Step Two: Pan time. Put a big, high-sided skillet over high heat. Add your alliums, a healthy glug of olive oil, salt, and black pepper. Give everything a stir and cook, stirring occasionally, until those alliums have just a little bit of brown on them.
Now, add your mushrooms along with a good-sized hunk of butter. Cook, stirring frequently, until the mushrooms look a little worried. They shouldn’t brown too much, but they should shrink a bit as they give up some of their moisture.
Step Three: Get ‘em drunk. Now’s the time to strike. Just when you start thinking “should I be concerned about these mushrooms?” — that’s the time to add wine into the mix. Pour enough white wine to cover the mushrooms about halfway. Give that a stir, and then add enough chicken stock to just barely make the mushrooms float. Add a little salt and a little pepper. If you’re working with dried herbs instead of fresh, add those here, too.
Now leave it alone. I mean it. You’re going to want to agitate this a lot, but that’s counterproductive. Let the liquid reach a healthy simmer, and then stir only once or twice within the next several minutes, letting the liquid reduce.
Step Four: Left hook. Once that liquid is almost completely gone, give the contents of that skillet a vigorous stir. Make sure nothing is stuck to the sides or bottom of the pan. You’ve hassled these mushrooms into accepting all the butter, stock, and wine flavor they could muster. They’re unsteady on their feet. But you’ve got another round left in the match.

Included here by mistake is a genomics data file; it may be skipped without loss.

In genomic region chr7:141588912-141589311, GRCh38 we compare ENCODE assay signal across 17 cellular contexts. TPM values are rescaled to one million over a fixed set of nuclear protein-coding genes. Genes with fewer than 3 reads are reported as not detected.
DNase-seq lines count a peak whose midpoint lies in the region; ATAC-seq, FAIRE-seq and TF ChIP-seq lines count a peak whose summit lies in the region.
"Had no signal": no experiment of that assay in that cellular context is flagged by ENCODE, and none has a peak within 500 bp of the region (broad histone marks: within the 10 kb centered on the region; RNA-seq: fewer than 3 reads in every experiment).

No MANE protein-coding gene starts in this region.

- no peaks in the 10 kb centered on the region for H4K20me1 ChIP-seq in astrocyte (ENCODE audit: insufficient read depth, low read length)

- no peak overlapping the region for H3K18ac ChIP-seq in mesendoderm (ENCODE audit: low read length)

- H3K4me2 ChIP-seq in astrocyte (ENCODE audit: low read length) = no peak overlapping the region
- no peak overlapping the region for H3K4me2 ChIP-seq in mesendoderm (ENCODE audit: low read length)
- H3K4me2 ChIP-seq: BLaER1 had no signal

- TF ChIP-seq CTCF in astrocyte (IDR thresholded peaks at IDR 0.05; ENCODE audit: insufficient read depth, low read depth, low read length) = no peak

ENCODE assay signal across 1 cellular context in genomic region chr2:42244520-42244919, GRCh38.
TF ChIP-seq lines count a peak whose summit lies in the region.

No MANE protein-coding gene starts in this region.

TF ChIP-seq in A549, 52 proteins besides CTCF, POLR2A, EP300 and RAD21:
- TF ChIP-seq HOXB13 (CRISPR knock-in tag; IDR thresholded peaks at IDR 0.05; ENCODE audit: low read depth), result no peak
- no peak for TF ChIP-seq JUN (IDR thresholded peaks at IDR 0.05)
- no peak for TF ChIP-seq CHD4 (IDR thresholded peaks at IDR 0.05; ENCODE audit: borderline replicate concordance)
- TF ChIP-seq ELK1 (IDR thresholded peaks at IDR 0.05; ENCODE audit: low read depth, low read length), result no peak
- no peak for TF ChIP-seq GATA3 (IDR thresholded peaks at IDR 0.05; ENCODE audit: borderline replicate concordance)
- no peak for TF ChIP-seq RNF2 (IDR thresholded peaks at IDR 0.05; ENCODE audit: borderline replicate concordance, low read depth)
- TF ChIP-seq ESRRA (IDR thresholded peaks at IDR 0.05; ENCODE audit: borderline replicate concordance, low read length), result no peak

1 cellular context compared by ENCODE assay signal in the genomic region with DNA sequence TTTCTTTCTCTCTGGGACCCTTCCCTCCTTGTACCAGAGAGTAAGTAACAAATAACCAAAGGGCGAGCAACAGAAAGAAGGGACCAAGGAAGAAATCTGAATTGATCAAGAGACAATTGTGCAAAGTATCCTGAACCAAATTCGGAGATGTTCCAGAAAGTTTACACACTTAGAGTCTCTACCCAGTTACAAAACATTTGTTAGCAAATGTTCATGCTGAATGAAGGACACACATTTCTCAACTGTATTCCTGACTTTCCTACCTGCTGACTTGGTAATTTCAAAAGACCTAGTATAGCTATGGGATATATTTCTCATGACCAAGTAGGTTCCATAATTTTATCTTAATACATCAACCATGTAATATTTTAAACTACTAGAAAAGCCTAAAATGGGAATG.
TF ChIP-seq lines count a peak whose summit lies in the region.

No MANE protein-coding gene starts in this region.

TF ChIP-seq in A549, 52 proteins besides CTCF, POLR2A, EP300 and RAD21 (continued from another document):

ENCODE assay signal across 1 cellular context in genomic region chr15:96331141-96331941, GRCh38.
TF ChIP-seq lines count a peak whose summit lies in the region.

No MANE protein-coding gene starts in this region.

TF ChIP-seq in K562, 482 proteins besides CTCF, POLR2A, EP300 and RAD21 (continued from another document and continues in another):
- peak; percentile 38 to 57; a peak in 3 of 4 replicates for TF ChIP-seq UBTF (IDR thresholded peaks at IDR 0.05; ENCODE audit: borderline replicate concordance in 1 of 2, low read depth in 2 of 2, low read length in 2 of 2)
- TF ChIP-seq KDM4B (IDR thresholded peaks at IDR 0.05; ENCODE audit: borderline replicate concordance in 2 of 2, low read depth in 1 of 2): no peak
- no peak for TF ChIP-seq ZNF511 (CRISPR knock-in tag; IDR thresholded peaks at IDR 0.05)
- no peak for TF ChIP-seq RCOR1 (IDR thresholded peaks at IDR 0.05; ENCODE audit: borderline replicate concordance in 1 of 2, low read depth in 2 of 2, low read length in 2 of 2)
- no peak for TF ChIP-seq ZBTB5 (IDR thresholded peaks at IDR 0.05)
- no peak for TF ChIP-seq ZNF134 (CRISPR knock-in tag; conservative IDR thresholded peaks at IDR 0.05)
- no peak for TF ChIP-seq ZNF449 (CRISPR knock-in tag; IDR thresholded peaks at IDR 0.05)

After that big stir, add wine again - about half the amount you used in Step Three. Do the same for the chicken stock. The liquid should be a rich brown by this point, and the mushrooms should be looking decadent.
Now stir infrequently over medium-high heat and let it cook down again. (I told you this one needed patience).
Step Five: Finish the job. Once the liquid is halfway gone, take the pan off the heat. If you’re using fresh herbs, add them now. Give a few more gentle stirs. Walk away for a couple of minutes to let things cool off — this is a good time to wipe down your counters, pull out plates, or put the finishing touches on a side dish.
Once those mushrooms are cool enough that you can taste the liquid in the pan without burning your mouth, add some dairy. Stirring vigorously, pour enough milk into the pan to lighten your sauce to a rich caramel hue. Keep stirring as you return the pan to low heat. Stir for one minute over the heat, just until you see bubbles.
That’s it! You did it! You made the best mushrooms I know how to prepare. Take it off the heat, do any last-minute seasoning that excites you, and serve. I like this with mashed potatoes, over roasted fennel, with bread, or all by itself. The end result should be rich, decadent, and incredibly flavorful. Enjoy showing off!
Step Six: Don’t forget to keep up the fight. We’re not done yet. Do everything you can. Go to protests and stand up for change. Sign petitions, as many as you can. Text, call, and email demanding justice — there are templates at that link. Donate money, and if you don’t have money, click here to donate just by watching a video playlist, or click here to donate by playing a game. Subscribe to Fiyah, a brilliant speculative fiction magazine that features stories by and about Black people of the African diaspora.
Care for yourself and the people around you. Believe that the world can be better than it is now. Never give up.
If you have a pantry dilemma, send it to firstname.lastname@example.org. If you’re enjoying this feature, leave a comment below or share it on social media. Stay safe, and if you can’t be safe, be brave.